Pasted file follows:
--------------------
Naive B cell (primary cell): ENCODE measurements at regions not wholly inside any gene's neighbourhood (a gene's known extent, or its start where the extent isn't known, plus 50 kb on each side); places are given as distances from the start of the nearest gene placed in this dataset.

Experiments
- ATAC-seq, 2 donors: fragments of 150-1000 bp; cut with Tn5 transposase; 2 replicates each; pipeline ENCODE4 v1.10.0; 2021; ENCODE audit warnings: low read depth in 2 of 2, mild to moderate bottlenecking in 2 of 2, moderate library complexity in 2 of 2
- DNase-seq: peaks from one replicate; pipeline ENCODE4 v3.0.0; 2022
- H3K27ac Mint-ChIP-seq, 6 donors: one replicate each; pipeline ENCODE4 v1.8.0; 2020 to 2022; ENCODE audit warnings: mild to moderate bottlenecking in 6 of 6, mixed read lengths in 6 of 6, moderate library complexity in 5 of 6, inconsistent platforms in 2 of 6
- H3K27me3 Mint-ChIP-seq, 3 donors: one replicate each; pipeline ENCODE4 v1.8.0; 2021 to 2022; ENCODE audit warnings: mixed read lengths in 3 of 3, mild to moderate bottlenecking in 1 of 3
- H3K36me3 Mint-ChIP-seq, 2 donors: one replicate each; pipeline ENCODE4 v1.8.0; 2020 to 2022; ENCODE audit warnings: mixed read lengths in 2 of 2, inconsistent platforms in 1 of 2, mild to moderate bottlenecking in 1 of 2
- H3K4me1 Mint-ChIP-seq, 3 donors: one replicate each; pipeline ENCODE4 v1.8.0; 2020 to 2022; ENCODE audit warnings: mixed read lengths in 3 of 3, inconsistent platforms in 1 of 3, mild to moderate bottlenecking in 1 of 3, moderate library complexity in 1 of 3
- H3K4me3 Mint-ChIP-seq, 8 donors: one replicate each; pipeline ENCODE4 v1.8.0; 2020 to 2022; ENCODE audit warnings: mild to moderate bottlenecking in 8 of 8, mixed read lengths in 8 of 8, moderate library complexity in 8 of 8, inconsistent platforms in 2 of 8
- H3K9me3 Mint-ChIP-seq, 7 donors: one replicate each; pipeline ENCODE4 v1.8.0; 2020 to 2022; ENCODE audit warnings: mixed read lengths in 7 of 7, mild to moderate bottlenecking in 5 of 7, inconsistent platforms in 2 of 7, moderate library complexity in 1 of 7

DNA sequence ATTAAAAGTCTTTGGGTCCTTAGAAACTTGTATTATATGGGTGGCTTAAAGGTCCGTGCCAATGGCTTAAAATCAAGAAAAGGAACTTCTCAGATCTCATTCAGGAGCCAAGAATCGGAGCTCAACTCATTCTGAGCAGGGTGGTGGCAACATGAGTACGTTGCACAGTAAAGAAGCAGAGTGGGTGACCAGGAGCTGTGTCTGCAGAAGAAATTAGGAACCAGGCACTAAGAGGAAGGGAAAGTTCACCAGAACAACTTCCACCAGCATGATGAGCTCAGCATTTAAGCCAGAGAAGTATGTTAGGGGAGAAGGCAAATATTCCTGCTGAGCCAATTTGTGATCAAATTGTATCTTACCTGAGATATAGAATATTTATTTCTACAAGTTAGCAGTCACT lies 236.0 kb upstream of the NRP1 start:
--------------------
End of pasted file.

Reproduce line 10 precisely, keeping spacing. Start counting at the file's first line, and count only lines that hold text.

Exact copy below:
- H3K9me3 Mint-ChIP-seq, 7 donors: one replicate each; pipeline ENCODE4 v1.8.0; 2020 to 2022; ENCODE audit warnings: mixed read lengths in 7 of 7, mild to moderate bottlenecking in 5 of 7, inconsistent platforms in 2 of 7, moderate library complexity in 1 of 7